When business closed for the 1902 fiscal year, the port of Galveston accounted a new record in foreign export value with $99 million. The next year they topped that by an additional $5 million and were the only port in the nation to exceed their previous high; the $400 million total value of freight handled in 1903 also shattered its previous record.
By 1908, Galveston had advanced more quickly than any other Gulf port over the last decade—total revenue had increased 140% from 1898 and 360% from 1894. Galveston also held the world record for the amount of cotton received in a port in one day. By 1912, combined imports and exports of the port of Galveston were $300 million, second only to the unreachable New York and nearly $40 million more than New Orleans.
All the while, this commercial success permeated the civic aspects of the city and at times outright persuaded municipalities to invest in improvements. Determined to forever withstand any future storms and prevent another disaster, the Seawall was built between 1902 and 1904, followed by the seven year long grade-raising. Streets were repaved and a causeway was completed in 1912 that allowed automobiles to travel to the island for the first time ever. The sum total of all of these improvements registered nearly $8 million, and much of it was financed by bonds purchased by Galveston residents.
While the entrepreneurial minds within the city can certainly be credited with the resplendent rise of Galveston in the early 1900s, logistically much of it was just geography. Galveston was the closest port to the western half of the United States by 400 miles; the city’s success merely proved the necessity of a well-developed Texas port. The only location that had any chance of truly competing with Galveston was Houston, but their spattering of residents had spent the last forty years quarreling over the idea of dredging the natural waterway to the Gulf to make a ship channel.
But Houston steadily continued its slow maturation while Galveston was preoccupied with the building of a seventeen-foot high Seawall and elevating 500 city blocks to protect them from future obliteration, until 1910 when Houston finally found itself up to the task and voted to approve the $1.25 million needed to dredge the channel. Four years later on November 10, 1914, President Woodrow Wilson proclaimed the Houston Ship Channel open. Galveston would never be the same, and neither would The Strand.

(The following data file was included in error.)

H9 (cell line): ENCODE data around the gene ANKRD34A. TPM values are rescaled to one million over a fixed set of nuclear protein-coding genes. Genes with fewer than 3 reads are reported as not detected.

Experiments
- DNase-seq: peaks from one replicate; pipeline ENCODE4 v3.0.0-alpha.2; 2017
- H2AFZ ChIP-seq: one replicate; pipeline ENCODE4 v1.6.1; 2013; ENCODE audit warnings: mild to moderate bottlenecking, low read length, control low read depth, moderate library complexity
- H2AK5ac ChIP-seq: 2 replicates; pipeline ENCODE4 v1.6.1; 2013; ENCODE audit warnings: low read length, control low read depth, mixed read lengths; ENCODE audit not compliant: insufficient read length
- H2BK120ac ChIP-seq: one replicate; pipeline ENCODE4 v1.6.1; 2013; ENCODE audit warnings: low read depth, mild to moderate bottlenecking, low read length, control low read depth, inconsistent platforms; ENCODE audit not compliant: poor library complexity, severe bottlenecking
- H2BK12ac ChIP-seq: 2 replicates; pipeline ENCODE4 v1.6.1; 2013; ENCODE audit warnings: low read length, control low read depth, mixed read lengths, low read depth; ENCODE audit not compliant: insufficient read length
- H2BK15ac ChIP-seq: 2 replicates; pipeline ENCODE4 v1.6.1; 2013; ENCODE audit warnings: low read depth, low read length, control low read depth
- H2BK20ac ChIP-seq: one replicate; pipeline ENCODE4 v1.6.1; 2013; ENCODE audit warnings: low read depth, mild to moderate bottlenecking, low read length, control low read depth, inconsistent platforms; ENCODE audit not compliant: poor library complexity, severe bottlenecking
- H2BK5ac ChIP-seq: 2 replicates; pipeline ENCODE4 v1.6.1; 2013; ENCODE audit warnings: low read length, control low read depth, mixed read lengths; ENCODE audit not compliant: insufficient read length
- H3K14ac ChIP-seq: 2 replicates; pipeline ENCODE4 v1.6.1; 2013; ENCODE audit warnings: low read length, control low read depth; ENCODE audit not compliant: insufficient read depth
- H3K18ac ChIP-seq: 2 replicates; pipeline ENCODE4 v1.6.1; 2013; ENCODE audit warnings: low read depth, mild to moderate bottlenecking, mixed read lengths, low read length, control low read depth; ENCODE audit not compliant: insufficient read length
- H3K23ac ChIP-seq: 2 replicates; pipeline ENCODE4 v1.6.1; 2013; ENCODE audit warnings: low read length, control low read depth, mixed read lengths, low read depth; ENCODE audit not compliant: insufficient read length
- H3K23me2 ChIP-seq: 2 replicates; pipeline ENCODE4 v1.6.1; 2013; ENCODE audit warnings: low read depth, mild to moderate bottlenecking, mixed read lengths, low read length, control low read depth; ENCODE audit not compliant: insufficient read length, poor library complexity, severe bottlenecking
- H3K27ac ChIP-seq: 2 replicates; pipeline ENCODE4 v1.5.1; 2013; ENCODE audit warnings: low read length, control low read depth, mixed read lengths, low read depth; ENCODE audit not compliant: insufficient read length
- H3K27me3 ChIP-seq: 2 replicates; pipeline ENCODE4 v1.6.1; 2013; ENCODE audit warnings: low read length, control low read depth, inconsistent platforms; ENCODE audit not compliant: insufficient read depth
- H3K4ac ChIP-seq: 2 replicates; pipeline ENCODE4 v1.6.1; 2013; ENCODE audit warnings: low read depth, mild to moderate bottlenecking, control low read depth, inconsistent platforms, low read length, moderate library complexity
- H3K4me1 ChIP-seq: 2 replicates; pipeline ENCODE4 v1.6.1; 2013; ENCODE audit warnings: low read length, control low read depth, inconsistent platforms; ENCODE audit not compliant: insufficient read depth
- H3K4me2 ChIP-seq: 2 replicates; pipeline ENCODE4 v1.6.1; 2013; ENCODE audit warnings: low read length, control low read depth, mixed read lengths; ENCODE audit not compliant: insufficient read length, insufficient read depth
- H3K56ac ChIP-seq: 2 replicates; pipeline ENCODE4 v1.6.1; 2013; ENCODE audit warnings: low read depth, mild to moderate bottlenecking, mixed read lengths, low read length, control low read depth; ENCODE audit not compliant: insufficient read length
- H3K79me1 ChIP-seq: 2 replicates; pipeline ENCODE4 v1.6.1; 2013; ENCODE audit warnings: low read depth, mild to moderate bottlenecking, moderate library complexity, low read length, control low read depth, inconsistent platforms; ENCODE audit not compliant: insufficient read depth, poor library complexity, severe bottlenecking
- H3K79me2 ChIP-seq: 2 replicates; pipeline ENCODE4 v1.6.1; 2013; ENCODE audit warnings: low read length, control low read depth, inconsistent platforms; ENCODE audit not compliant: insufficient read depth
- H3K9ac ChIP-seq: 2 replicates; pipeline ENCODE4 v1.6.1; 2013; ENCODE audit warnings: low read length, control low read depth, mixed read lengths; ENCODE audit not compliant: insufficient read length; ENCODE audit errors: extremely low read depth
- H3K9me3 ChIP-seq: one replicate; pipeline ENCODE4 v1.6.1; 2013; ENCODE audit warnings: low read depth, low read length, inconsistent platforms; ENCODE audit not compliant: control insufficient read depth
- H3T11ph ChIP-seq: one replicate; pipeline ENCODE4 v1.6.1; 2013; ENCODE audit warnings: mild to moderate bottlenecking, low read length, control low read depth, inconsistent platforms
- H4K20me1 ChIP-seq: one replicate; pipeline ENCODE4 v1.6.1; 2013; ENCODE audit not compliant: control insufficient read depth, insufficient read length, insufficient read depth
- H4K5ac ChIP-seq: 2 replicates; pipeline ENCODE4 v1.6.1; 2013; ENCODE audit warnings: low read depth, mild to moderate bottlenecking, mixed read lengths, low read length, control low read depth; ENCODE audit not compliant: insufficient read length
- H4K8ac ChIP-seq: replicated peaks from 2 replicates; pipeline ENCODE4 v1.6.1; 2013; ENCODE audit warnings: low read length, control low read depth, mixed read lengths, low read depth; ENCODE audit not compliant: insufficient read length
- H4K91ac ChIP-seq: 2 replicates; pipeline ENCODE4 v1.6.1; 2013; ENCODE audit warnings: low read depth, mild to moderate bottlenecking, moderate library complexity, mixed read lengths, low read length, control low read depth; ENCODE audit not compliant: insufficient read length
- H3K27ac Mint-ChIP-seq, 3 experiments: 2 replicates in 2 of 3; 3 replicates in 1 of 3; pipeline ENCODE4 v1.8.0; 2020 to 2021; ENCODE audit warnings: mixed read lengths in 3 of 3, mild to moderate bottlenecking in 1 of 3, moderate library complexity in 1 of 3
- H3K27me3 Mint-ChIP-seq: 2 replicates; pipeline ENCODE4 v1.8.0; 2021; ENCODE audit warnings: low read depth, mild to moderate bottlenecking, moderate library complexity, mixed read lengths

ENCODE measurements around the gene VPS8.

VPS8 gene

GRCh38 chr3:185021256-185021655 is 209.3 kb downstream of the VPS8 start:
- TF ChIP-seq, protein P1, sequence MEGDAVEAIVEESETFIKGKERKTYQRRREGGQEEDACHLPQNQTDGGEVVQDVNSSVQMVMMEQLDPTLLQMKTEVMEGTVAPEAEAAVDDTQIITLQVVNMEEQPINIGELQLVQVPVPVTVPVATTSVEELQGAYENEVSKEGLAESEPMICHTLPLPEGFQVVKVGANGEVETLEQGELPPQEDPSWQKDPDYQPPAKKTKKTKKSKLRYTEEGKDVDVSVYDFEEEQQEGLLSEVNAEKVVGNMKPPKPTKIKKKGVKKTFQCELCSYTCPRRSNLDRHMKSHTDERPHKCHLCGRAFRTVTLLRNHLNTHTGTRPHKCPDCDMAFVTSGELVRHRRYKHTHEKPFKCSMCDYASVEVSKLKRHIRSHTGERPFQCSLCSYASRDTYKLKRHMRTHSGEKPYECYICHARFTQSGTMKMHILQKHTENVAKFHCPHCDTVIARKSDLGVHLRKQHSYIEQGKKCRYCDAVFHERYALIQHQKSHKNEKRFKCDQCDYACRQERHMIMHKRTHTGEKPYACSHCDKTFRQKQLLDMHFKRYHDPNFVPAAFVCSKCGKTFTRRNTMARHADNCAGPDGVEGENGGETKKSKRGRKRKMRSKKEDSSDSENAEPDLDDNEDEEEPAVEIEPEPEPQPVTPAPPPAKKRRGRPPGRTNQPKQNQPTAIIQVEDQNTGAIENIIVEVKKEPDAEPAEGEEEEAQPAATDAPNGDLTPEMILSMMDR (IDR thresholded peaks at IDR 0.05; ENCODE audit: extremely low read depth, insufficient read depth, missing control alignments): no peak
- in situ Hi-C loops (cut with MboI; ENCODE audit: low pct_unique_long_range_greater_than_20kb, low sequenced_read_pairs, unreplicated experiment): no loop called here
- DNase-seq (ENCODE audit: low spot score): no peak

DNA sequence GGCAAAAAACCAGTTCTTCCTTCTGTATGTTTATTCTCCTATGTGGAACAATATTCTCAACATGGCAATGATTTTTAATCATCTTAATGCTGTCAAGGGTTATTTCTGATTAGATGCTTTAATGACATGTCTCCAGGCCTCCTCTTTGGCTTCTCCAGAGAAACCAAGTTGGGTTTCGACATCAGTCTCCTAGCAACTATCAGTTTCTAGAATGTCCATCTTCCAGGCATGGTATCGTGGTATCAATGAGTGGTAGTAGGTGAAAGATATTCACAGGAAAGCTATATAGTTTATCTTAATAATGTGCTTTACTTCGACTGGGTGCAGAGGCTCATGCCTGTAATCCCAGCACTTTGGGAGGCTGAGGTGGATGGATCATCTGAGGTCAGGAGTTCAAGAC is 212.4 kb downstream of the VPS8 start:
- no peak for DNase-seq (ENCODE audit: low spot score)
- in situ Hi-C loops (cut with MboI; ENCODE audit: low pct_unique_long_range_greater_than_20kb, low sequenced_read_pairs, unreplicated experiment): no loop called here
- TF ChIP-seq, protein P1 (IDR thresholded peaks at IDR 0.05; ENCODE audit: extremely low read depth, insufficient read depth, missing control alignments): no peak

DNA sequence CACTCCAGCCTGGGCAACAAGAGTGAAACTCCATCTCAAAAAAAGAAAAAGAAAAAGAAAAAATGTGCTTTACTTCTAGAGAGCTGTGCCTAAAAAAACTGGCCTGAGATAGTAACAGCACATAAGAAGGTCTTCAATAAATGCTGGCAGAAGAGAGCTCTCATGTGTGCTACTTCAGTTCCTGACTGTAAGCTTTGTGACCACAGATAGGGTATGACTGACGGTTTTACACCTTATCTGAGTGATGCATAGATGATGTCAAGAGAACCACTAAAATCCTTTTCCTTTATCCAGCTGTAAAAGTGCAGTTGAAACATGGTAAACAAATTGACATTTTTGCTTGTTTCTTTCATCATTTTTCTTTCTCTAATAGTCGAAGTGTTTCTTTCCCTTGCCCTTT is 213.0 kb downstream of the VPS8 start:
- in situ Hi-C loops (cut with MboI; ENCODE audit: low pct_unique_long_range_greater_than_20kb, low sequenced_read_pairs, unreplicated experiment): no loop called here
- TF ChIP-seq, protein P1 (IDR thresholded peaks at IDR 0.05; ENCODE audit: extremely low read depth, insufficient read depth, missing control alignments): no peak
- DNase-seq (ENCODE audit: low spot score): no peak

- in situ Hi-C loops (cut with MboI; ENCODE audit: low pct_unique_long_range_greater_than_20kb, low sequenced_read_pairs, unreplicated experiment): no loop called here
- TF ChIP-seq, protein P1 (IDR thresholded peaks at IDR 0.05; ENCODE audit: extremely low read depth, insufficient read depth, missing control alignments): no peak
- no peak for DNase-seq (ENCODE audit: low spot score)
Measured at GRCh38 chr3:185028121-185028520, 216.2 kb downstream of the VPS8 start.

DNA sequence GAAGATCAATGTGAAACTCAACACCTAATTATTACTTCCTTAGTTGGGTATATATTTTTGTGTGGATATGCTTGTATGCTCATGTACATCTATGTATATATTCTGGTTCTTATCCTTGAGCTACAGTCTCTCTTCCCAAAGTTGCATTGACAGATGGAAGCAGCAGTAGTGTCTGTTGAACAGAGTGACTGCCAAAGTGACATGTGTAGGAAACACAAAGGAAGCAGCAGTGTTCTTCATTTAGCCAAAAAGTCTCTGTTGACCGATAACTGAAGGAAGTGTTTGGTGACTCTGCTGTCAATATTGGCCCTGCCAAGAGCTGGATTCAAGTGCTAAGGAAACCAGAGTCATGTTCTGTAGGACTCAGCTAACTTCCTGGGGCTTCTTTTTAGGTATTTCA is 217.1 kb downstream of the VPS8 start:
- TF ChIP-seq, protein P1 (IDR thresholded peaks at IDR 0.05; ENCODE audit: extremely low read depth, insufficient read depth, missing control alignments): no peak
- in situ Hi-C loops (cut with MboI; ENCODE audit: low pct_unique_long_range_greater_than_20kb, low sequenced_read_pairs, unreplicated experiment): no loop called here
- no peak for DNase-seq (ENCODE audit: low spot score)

Prior to 1914, city directories began with a lofty introduction of pages upon pages lauding Galveston’s prosperity, prospects, and potential. Later the directory merely read, “In presenting the 1919 edition of the Galveston City Directory the publishers feel that no more appropriate introduction can be offered than the assurance that nothing has been omitted on their part to insure accuracy and completeness. The Directory contains 592 pages.” The directories also reveal the source of this severely deflated confidence—every third listing along Strand Street reads “Vacant,” and the occupied addresses portray a downtown resembling that of a sleepy country town. Grocers and produce houses were accompanied by one or two remaining cotton factors, a bank, and miscellaneous retailers.
As Galveston took its respite, the nation found itself entrenched in an ongoing battle over the perils of alcohol and a powerful movement took hold that aimed to enact a nationwide ban. Galveston County moved to support the movement and went dry in 1918 to show solidarity with the cause. Two years later Prohibition was passed, and the slumbering Strand would awaken to a renewed purpose when alternate enterprises would once again find an efficient use for buildings snuggled up to a friendly, international harbor.